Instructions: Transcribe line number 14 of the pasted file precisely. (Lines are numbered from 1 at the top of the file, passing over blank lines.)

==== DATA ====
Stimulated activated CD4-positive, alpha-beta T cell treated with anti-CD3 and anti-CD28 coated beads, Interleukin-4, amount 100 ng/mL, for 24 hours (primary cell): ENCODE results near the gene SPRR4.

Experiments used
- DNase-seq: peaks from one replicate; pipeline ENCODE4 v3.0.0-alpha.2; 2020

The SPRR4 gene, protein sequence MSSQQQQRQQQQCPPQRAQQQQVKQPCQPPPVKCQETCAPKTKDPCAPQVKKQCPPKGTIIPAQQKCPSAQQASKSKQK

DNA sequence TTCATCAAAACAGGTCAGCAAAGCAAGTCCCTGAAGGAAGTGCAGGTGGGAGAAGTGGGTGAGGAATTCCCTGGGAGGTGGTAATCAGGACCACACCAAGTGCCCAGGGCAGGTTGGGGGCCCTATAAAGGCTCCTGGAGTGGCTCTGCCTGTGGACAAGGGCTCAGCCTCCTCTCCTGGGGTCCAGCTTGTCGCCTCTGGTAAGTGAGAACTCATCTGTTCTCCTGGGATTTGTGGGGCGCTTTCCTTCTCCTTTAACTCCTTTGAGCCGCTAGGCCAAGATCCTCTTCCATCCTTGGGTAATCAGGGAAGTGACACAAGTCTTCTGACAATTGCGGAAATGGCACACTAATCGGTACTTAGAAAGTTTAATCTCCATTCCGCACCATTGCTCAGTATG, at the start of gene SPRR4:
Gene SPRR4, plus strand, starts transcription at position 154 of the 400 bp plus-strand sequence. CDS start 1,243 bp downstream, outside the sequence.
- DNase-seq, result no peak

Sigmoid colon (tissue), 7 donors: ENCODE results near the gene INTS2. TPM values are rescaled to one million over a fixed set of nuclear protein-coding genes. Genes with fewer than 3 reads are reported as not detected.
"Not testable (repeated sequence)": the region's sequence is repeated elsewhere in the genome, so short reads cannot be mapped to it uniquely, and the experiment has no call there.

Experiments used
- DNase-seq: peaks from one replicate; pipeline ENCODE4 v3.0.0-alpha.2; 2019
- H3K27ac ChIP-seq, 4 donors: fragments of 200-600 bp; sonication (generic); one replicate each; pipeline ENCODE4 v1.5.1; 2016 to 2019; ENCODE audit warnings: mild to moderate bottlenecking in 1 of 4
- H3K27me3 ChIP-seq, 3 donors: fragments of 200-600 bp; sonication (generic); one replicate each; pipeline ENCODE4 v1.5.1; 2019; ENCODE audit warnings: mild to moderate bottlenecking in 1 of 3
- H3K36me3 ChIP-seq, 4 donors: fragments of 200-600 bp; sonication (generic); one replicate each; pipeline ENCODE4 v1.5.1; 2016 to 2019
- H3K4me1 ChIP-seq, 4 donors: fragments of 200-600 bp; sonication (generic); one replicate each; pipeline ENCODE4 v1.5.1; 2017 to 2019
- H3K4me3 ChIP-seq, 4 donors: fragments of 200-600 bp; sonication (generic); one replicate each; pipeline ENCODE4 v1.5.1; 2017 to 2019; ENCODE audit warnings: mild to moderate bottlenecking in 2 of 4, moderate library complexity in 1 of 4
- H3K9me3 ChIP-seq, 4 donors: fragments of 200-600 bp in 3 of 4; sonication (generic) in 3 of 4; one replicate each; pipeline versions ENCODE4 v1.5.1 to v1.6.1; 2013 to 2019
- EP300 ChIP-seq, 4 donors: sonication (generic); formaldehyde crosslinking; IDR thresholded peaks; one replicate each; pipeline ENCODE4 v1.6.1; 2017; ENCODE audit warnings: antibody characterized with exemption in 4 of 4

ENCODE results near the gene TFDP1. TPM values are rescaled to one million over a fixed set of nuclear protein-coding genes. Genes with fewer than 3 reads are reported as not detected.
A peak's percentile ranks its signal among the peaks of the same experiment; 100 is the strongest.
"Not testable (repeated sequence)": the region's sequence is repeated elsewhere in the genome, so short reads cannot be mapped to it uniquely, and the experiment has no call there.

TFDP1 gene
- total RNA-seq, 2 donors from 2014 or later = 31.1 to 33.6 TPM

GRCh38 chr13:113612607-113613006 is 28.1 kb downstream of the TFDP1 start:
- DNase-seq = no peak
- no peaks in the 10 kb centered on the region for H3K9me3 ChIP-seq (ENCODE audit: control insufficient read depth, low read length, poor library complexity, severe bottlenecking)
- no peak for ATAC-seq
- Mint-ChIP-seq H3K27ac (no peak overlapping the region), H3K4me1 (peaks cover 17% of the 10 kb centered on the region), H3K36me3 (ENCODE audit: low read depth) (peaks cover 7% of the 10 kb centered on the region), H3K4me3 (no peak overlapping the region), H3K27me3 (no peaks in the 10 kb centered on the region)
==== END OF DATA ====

- H3K36me3 ChIP-seq, 4 donors: fragments of 200-600 bp; sonication (generic); one replicate each; pipeline ENCODE4 v1.5.1; 2016 to 2019